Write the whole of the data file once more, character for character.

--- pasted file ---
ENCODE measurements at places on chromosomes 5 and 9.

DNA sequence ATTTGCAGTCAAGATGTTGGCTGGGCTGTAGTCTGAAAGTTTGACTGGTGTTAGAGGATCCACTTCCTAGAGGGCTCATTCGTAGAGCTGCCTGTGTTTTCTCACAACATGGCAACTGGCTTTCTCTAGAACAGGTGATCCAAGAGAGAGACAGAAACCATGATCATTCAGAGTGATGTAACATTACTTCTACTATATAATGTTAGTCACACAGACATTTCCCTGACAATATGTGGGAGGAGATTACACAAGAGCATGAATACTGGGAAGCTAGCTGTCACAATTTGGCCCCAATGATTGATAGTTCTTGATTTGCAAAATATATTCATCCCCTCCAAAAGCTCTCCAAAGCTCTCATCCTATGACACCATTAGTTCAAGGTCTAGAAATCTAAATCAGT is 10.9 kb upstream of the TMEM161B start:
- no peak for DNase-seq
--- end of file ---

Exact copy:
ENCODE measurements at places on chromosomes 5 and 9.

DNA sequence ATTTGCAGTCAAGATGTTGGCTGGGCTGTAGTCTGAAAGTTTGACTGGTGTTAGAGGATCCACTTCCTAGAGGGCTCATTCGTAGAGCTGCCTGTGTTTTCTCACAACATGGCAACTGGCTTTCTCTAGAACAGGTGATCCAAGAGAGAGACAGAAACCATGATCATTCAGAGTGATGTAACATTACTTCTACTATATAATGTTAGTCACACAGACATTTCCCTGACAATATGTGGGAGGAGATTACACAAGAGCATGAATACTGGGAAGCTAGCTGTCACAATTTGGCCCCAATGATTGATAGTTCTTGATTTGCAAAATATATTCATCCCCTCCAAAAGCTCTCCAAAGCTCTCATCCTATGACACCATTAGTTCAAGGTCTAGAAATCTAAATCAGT is 10.9 kb upstream of the TMEM161B start:
- no peak for DNase-seq